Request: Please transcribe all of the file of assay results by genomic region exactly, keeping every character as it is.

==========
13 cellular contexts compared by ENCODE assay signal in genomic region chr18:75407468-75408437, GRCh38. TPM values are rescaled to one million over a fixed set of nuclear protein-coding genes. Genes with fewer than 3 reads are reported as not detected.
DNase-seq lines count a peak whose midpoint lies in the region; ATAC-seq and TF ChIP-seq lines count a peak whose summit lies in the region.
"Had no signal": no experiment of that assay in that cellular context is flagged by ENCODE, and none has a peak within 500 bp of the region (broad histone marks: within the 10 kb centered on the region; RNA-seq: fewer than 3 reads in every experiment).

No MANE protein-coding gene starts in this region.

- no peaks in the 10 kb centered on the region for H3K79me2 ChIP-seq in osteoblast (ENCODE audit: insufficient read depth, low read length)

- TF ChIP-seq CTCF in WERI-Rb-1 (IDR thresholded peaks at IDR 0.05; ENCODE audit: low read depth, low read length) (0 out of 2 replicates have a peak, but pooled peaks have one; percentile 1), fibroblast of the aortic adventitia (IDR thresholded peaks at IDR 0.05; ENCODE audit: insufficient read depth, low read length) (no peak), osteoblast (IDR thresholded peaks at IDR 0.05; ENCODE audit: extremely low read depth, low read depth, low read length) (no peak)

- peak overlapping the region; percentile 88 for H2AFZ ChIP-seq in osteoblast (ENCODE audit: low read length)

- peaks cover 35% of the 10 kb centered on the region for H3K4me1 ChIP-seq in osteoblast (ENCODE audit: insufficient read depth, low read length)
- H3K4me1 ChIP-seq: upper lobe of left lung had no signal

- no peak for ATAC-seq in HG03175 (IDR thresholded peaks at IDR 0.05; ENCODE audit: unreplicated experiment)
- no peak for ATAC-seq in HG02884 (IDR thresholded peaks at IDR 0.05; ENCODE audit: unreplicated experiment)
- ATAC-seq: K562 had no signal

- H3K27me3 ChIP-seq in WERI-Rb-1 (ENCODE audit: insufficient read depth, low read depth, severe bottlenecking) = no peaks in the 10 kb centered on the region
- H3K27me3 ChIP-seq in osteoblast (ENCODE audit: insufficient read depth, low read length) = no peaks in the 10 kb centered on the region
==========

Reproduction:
13 cellular contexts compared by ENCODE assay signal in genomic region chr18:75407468-75408437, GRCh38. TPM values are rescaled to one million over a fixed set of nuclear protein-coding genes. Genes with fewer than 3 reads are reported as not detected.
DNase-seq lines count a peak whose midpoint lies in the region; ATAC-seq and TF ChIP-seq lines count a peak whose summit lies in the region.
"Had no signal": no experiment of that assay in that cellular context is flagged by ENCODE, and none has a peak within 500 bp of the region (broad histone marks: within the 10 kb centered on the region; RNA-seq: fewer than 3 reads in every experiment).

No MANE protein-coding gene starts in this region.

- no peaks in the 10 kb centered on the region for H3K79me2 ChIP-seq in osteoblast (ENCODE audit: insufficient read depth, low read length)

- TF ChIP-seq CTCF in WERI-Rb-1 (IDR thresholded peaks at IDR 0.05; ENCODE audit: low read depth, low read length) (0 out of 2 replicates have a peak, but pooled peaks have one; percentile 1), fibroblast of the aortic adventitia (IDR thresholded peaks at IDR 0.05; ENCODE audit: insufficient read depth, low read length) (no peak), osteoblast (IDR thresholded peaks at IDR 0.05; ENCODE audit: extremely low read depth, low read depth, low read length) (no peak)

- peak overlapping the region; percentile 88 for H2AFZ ChIP-seq in osteoblast (ENCODE audit: low read length)

- peaks cover 35% of the 10 kb centered on the region for H3K4me1 ChIP-seq in osteoblast (ENCODE audit: insufficient read depth, low read length)
- H3K4me1 ChIP-seq: upper lobe of left lung had no signal

- no peak for ATAC-seq in HG03175 (IDR thresholded peaks at IDR 0.05; ENCODE audit: unreplicated experiment)
- no peak for ATAC-seq in HG02884 (IDR thresholded peaks at IDR 0.05; ENCODE audit: unreplicated experiment)
- ATAC-seq: K562 had no signal

- H3K27me3 ChIP-seq in WERI-Rb-1 (ENCODE audit: insufficient read depth, low read depth, severe bottlenecking) = no peaks in the 10 kb centered on the region
- H3K27me3 ChIP-seq in osteoblast (ENCODE audit: insufficient read depth, low read length) = no peaks in the 10 kb centered on the region